A ship carrying up to 600 migrants has sunk off the coast of Libya, witnesses have reported, in what would be one of the worst accidents to have befallen refugees fleeing recent unrest in North Africa, if confirmed.
Accounts of the accident, at the end of last week, are only now beginning to emerge. At least 16 bodies, including those of two babies, were recovered from the stricken ship after they washed ashore, the United Nations Refugee Agency has said. It is feared hundreds more could be dead.
Thousands of refugees have attempted to escape fierce fighting in Libya and ongoing unrest in Tunisia for Europe in recent months, leading to overcrowding on boats that are often unsafe.
Witnesses on a second boat said the vessel broke up shortly after departing from a port near the Libyan capital, Tripoli, and gave accounts of bodies floating in the sea, according to the UN. Many of those on the second boat, which later landed in Italy, had relatives on the sinking ship and some said they refused to board after seeing the boat hit trouble, but were forced on to the second ship by Libyan soldiers.
The UN said it had no information regarding the nationality of those on the vessel, but said that many of those waiting in Italy were Somali. The agency added that it was unclear if anyone had mounted a rescue mission, but said that Nato was not involved in any search.
The refugee ship is one of dozens that have attempted the journey to Europe since the uprising in Libya descended into a protracted civil conflict. There is no official tally of how many refugees – most of them workers from sub-Saharan Africa – have attempted the journey from Libya across the Mediterranean, although 10,000 are thought to have reached Italy since mid-February.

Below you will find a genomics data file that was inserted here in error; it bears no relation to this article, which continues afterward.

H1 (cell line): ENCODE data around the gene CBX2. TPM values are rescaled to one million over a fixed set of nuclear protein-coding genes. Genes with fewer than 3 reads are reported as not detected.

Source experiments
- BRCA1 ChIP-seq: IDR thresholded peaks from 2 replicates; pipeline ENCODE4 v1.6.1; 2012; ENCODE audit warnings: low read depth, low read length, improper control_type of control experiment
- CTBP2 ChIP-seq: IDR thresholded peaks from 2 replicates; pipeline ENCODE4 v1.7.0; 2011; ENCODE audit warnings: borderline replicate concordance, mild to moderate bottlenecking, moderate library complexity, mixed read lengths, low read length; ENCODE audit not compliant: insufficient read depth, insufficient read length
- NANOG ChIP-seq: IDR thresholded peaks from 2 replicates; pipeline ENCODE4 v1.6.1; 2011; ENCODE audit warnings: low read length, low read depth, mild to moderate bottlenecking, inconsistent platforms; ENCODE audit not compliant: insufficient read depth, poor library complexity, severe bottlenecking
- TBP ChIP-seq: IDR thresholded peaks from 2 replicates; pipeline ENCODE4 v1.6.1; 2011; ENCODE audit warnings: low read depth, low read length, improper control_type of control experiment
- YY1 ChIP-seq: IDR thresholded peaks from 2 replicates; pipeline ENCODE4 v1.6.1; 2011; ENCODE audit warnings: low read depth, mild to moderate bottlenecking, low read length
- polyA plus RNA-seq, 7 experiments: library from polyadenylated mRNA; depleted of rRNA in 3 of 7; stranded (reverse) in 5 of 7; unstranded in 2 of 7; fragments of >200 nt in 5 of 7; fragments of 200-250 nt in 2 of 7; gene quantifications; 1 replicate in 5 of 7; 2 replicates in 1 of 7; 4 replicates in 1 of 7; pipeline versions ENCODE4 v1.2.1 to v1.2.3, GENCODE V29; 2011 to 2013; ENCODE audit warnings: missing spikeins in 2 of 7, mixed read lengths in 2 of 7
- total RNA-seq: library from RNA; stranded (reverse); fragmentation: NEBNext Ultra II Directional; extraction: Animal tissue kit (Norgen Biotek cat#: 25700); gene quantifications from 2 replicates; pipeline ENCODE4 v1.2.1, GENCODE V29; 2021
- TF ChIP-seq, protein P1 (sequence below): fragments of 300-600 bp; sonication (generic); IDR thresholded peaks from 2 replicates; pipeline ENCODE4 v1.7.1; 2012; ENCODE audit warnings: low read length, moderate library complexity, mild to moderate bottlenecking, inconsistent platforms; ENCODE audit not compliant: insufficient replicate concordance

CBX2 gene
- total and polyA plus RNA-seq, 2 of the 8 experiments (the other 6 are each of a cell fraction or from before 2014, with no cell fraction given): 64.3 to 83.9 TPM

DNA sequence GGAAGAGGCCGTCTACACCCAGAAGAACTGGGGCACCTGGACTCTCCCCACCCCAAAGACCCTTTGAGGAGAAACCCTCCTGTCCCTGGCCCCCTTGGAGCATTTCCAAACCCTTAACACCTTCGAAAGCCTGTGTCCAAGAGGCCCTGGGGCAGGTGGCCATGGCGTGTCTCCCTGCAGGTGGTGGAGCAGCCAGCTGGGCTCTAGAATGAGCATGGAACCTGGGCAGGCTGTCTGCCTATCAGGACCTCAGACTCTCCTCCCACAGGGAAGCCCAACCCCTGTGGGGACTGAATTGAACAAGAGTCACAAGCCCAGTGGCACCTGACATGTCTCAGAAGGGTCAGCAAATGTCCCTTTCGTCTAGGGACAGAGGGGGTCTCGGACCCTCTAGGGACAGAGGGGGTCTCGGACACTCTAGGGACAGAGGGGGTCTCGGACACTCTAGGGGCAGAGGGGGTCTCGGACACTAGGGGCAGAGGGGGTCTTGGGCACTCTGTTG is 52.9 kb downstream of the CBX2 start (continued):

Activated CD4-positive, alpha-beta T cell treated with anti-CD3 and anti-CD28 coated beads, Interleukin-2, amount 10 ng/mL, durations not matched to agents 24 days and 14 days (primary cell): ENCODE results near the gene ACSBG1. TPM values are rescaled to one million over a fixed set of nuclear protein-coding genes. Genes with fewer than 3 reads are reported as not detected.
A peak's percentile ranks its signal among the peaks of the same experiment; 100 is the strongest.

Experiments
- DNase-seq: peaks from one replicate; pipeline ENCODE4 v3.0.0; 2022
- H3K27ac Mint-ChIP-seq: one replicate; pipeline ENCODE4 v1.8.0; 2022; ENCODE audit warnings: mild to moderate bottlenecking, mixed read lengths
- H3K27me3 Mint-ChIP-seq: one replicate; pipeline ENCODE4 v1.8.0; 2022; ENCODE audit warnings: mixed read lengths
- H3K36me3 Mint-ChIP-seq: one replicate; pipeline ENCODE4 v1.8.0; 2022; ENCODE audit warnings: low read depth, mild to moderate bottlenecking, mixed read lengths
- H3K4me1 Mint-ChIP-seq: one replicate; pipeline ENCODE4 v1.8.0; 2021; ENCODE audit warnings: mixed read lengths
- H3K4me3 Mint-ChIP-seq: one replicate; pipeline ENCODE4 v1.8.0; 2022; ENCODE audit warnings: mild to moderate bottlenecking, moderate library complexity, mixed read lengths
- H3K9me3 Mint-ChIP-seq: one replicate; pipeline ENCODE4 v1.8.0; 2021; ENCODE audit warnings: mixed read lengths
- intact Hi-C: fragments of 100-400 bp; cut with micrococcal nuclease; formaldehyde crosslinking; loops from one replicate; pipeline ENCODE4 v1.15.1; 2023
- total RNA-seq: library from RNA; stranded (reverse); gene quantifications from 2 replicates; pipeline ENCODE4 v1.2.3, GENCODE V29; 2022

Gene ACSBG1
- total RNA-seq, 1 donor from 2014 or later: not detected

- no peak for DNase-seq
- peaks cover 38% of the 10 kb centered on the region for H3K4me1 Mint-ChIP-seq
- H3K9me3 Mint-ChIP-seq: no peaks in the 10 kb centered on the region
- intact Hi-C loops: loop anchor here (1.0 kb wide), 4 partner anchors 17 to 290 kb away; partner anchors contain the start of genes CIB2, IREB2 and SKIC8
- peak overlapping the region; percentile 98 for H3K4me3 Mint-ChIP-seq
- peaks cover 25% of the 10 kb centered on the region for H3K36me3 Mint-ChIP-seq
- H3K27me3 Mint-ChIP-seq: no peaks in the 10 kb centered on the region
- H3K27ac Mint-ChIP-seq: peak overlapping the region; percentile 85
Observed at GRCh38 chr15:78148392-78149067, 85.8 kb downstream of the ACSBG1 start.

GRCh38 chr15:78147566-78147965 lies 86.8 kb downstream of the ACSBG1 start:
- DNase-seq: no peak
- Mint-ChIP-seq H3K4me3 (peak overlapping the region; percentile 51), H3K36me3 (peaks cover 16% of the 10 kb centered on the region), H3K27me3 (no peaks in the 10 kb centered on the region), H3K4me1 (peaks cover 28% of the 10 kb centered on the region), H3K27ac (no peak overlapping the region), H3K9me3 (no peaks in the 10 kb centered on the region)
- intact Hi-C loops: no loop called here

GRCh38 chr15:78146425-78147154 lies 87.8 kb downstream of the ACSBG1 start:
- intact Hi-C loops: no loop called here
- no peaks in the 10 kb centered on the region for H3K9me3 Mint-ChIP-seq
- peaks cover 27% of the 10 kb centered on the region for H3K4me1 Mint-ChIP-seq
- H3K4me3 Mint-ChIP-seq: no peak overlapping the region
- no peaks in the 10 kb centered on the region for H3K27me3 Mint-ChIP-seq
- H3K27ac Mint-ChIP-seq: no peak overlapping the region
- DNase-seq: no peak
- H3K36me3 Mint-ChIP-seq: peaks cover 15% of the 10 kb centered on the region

The UN believes that at least three boats that left Libya for Italy in late March never made it to their destination, disappearing at sea. The agency alerted the Italian Coast Guard that they were on their way but the boats never arrived. "There's been no way of charting for sure how many boats have left, how many people never made it. Some of them we will never know about," Jemini Pandya, of the International Organisation of Migration, another aid agency, told the Associated Press.
Nato has denied that it ignored a vessel in distress carrying African migrants from Libya in late March, leading to the deaths of 62 passengers starvation and dehydration.
Shortly after running into difficulties at sea, the passengers made contact by satellite telephone with an Italian priest, and asked for help. A military helicopter with "Army" written on it later arrived and dropped water and biscuits, signalling to the vessel to stay put, before presumably heading off to fetch help, The Guardian newspaper reported. Help failed to arrive, and none of the Nato allies has admitted sending the helicopter.
At one point, the boat, which had run out of fuel, drifted close to an aircraft carrier, according to survivor accounts, and two jets flew low overhead while passengers stood on deck and raised two babies aloft.
The newspaper suggested that the carrier may have been the ship Charles de Gaulle, which it said was in the vicinity on the date in question. The French have denied the claim. The boat, which was unable to get any closer to the carrier, drifted for 16 days and only 10 of its passengers survived.
International maritime law requires that anyone, including the military, that spots a vessel in distress must go to its aid where possible. Nato said that the only carrier in the area at the time was the Italian ship Garibaldi, and that was 100 nautical miles out to sea.
"Therefore any claims that a Nato aircraft carrier spotted then ignored the vessel in distress are wrong," said Carmen Romero, a spokeswoman for the alliance.
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